Sunday, 13 August 2017

It's Hawthorn Time

I've blogged previously on the abundance of Eastern Hawthorn (Crataegus x subsphaerica), but there are still very few dots in the BSBI database other than mine and those for Cambridgeshire, Cardiganshire and the London area.

Now (and until well into October) is a great time to go out and look. Look and ye shall find, probably very quickly. The sepals are rising! See my other posts (link to Crataegus in side bar) for typical forms. But if it has erect sepals it is probably (given its abundance) Eastern Hawthorn, or potentially its much rarer parent Saw-toothed Hawthorn (Crataegus rhipidophylla). There are other hybrids, but if in doubt over parentage there is usually a bush nearby showing a clear influence from Hawthorn (Crataegus monogyna).

Once your eye is in on leaf shapes and fruit characteristics, it is quite easy to spot suspect bushes. Particularly if showing hybrid vigour or if they have the large distinctively-shaped fruit.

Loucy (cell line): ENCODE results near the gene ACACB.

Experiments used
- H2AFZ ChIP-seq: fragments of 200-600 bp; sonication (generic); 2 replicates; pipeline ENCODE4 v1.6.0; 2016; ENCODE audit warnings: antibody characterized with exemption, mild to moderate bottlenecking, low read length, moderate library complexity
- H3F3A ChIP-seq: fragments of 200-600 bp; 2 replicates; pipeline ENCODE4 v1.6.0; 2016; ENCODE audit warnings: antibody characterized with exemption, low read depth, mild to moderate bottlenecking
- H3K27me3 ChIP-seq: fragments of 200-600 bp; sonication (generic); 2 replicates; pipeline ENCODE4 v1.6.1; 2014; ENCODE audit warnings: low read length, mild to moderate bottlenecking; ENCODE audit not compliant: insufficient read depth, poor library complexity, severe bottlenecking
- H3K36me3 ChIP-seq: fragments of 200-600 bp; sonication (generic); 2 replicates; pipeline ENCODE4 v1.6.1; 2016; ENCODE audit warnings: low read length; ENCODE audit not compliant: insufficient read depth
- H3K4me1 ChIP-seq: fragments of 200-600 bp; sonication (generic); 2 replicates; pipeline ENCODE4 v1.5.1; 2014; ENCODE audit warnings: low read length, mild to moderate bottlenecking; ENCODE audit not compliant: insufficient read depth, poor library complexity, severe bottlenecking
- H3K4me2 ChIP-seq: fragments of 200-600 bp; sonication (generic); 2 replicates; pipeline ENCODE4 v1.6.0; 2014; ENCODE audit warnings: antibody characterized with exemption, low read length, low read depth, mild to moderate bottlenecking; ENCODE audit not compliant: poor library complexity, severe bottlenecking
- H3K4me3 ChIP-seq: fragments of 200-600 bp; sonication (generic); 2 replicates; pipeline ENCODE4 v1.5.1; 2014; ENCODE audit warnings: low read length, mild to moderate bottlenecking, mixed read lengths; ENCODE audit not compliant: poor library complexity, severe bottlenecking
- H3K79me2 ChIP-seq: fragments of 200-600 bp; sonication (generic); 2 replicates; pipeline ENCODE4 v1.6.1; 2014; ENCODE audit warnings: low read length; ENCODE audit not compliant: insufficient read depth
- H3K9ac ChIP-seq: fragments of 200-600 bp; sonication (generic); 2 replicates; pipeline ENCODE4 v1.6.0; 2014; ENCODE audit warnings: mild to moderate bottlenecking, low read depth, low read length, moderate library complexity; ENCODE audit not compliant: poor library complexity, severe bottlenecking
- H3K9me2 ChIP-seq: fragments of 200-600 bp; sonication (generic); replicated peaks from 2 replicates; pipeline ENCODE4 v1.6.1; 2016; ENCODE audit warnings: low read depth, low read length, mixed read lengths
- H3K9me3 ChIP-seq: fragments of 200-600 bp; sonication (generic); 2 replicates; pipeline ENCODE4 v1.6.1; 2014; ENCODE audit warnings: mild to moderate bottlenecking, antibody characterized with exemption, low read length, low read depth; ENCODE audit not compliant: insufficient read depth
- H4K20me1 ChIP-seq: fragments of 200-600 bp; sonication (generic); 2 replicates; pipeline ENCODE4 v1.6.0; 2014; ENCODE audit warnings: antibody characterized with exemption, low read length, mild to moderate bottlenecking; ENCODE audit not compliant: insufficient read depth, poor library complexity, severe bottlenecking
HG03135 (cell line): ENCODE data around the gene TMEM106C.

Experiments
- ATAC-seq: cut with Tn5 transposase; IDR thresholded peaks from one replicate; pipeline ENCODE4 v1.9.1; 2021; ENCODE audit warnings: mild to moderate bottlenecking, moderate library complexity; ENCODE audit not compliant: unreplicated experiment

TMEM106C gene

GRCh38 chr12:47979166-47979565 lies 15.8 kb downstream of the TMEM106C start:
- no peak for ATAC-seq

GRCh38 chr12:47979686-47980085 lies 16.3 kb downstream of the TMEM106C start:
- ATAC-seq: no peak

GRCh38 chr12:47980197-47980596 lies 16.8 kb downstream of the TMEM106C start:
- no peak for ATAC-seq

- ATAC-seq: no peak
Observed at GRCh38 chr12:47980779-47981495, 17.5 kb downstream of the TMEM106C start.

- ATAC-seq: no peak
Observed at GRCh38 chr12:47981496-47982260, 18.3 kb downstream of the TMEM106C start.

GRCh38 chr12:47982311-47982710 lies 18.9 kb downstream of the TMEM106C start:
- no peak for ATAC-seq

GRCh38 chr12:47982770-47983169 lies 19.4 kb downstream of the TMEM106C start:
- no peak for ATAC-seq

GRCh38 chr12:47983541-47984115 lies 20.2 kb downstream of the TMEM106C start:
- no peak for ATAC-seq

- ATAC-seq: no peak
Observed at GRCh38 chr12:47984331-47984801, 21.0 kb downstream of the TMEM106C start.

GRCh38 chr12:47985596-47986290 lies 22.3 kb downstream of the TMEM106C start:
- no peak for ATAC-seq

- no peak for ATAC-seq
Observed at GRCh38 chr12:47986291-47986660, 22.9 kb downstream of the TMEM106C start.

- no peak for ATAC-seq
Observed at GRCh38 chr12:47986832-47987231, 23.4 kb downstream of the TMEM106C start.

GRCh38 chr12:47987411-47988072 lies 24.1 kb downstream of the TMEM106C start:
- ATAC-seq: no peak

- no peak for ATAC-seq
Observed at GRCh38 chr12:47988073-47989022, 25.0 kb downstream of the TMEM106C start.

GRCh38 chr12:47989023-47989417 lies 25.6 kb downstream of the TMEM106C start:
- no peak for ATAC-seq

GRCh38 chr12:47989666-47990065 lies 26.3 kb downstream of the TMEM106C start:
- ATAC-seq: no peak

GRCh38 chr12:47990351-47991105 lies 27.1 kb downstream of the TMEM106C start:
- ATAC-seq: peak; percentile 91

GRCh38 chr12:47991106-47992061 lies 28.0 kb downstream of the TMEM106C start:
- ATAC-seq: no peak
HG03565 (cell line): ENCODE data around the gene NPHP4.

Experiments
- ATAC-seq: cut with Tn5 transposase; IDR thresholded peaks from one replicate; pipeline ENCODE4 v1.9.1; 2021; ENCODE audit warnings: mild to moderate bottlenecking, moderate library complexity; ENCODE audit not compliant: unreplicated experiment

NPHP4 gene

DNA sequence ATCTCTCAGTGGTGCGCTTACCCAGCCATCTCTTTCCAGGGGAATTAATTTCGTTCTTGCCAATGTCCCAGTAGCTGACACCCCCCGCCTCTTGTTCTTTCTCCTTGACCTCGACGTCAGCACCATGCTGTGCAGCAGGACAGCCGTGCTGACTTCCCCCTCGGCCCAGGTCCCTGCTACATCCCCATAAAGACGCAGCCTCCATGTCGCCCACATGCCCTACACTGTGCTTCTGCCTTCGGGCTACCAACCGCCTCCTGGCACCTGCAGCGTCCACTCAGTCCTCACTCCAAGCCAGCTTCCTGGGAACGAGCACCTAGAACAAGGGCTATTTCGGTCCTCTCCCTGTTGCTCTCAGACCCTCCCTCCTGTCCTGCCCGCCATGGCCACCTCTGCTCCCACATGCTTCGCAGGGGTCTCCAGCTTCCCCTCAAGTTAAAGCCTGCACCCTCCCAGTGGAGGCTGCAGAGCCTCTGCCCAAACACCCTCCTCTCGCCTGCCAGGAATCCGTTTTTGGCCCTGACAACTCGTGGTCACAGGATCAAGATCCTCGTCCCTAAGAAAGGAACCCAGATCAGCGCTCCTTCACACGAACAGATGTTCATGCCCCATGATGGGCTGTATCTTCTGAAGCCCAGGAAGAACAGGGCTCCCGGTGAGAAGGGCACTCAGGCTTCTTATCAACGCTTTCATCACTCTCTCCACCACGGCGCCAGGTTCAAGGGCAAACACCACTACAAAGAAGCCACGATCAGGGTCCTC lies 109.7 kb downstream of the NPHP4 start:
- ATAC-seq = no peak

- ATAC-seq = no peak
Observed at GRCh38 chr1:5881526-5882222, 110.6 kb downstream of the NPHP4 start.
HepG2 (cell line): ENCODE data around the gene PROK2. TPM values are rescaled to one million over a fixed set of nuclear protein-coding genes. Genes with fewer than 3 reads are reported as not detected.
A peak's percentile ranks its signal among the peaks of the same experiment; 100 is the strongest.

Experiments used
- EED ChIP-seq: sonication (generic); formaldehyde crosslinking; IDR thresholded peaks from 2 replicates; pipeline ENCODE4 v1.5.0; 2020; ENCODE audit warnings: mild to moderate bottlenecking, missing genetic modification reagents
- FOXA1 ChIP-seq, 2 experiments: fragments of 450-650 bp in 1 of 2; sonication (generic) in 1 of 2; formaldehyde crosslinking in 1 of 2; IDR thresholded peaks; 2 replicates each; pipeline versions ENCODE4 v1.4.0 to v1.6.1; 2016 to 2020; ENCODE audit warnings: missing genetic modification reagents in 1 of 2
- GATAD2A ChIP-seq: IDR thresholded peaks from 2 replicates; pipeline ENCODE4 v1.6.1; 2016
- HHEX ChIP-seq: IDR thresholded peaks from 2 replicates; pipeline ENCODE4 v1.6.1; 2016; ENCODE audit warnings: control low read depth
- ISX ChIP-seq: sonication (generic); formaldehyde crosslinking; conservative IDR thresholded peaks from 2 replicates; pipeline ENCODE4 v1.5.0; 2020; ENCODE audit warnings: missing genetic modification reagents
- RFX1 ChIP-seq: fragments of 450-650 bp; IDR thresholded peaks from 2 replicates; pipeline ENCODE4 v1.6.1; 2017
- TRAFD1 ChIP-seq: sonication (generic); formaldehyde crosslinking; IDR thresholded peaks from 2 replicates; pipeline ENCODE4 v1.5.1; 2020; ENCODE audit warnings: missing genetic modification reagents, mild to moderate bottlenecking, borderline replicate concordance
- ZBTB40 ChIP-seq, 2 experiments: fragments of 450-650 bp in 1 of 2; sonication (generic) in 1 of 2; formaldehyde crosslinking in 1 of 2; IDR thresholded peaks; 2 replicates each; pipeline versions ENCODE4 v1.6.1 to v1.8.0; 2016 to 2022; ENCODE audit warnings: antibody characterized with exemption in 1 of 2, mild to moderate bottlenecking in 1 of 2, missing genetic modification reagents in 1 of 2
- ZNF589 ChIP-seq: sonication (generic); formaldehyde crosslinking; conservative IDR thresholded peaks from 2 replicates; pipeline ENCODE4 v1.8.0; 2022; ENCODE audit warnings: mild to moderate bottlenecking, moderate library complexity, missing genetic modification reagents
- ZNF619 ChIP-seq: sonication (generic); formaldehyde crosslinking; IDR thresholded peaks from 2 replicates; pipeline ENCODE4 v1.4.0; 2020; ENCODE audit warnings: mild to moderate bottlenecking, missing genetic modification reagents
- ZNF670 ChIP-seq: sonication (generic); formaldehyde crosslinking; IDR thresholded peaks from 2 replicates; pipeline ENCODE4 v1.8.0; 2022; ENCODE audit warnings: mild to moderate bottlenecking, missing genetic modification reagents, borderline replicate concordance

Its more tricky with the form with reflexed sepals (nothovar. subsphaerica), particularly when closer to Hawthorn. But again large fruit, and the longer than wide sepals, will give the game away in many cases. I found a nice bush today, photo below

Both forms are widespread around Leeds as plantings, but are also widely naturalised and show the characteristics of a hybrid swarm, with all possible variants from one extreme to the other due to back-crossing. However, most are somewhere in the middle.

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